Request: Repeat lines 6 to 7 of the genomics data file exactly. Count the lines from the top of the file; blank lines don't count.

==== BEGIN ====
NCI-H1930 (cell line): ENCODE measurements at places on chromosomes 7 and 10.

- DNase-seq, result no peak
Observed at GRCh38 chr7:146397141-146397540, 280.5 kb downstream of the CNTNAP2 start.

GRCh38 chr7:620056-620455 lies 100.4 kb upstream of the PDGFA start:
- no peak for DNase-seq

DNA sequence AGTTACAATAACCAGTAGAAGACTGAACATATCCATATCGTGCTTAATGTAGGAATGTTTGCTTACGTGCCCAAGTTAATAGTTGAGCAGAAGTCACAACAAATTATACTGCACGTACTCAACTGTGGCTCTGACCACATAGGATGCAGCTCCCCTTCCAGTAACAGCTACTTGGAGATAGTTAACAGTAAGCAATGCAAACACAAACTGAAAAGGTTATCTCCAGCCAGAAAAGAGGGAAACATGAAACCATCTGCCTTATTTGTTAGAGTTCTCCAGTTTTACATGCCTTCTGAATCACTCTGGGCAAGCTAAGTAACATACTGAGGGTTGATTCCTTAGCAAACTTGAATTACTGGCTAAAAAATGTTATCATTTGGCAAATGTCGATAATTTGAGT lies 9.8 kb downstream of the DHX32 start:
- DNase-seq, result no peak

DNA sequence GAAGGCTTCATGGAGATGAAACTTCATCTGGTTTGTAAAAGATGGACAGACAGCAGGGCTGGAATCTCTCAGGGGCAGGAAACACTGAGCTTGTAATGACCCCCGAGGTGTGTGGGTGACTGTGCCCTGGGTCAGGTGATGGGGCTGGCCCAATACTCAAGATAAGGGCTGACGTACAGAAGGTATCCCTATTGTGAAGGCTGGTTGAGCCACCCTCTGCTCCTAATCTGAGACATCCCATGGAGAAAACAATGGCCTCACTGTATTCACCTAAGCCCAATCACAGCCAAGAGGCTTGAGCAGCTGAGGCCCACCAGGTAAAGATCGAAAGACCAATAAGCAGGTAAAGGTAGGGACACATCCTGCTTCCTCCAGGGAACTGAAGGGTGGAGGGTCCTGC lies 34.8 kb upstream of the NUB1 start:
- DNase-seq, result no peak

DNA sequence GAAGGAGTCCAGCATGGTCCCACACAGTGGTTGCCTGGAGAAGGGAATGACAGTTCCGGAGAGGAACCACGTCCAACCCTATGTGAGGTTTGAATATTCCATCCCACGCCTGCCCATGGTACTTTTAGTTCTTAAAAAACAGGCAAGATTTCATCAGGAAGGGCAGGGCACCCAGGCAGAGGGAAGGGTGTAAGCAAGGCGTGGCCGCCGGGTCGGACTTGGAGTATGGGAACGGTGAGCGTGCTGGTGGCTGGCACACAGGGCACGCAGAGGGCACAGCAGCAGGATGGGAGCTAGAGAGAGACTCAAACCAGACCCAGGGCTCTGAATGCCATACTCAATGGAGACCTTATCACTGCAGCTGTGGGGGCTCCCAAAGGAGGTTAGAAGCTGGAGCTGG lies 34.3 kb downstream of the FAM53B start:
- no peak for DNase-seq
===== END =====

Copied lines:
DNA sequence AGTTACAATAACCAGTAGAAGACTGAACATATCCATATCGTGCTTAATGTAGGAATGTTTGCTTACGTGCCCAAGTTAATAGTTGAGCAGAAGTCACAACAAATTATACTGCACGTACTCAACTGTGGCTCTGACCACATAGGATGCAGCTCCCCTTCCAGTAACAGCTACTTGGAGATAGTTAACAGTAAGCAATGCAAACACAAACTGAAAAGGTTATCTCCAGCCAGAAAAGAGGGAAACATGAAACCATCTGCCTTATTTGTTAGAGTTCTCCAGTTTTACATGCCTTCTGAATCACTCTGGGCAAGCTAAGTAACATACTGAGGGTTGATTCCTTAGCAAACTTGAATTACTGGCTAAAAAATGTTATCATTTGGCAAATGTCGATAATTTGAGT lies 9.8 kb downstream of the DHX32 start:
- DNase-seq, result no peak